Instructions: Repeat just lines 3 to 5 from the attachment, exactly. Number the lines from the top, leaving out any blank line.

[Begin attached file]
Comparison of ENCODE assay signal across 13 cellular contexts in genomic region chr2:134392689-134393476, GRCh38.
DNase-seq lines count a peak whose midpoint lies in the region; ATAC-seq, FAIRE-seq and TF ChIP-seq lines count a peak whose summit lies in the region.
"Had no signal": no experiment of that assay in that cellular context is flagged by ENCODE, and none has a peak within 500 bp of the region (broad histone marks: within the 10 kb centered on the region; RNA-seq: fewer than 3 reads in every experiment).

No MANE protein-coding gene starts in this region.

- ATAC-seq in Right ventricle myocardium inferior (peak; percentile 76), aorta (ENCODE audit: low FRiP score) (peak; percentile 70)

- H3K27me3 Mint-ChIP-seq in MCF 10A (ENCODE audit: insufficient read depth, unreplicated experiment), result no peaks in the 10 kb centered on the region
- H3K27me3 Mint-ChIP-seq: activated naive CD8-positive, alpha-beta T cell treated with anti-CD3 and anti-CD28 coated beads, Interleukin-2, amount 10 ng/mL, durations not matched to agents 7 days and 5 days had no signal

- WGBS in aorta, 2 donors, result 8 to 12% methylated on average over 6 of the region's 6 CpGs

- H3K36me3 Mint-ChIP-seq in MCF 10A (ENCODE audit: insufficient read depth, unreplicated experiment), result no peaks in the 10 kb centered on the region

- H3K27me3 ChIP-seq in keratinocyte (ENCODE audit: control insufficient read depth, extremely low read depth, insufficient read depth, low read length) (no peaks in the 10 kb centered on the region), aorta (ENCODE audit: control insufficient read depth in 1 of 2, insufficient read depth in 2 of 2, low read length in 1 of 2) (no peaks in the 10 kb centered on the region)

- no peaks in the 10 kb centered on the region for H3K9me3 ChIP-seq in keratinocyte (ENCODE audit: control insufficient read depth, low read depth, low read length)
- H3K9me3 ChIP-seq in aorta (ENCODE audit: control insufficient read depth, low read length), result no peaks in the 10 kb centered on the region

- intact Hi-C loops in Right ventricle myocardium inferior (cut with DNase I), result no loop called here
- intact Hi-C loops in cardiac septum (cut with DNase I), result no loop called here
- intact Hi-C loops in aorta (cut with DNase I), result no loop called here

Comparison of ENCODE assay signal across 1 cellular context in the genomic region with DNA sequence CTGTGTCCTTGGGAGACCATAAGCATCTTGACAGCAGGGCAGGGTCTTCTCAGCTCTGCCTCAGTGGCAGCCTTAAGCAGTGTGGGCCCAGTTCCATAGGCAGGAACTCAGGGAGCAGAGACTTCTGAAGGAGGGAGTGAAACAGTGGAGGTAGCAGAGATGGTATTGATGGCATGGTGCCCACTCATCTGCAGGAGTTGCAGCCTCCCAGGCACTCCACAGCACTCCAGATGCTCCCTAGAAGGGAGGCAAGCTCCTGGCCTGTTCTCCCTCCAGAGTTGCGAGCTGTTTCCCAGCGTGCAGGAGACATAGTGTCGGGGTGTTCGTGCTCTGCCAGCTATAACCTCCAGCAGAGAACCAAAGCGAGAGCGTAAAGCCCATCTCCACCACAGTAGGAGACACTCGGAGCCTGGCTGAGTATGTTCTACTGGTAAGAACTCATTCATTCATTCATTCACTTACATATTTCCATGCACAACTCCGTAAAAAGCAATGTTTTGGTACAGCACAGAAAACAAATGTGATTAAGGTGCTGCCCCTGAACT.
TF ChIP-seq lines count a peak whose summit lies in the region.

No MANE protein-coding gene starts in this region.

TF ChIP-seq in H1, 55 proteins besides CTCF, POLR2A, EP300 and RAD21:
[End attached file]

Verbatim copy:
"Had no signal": no experiment of that assay in that cellular context is flagged by ENCODE, and none has a peak within 500 bp of the region (broad histone marks: within the 10 kb centered on the region; RNA-seq: fewer than 3 reads in every experiment).

No MANE protein-coding gene starts in this region.

- ATAC-seq in Right ventricle myocardium inferior (peak; percentile 76), aorta (ENCODE audit: low FRiP score) (peak; percentile 70)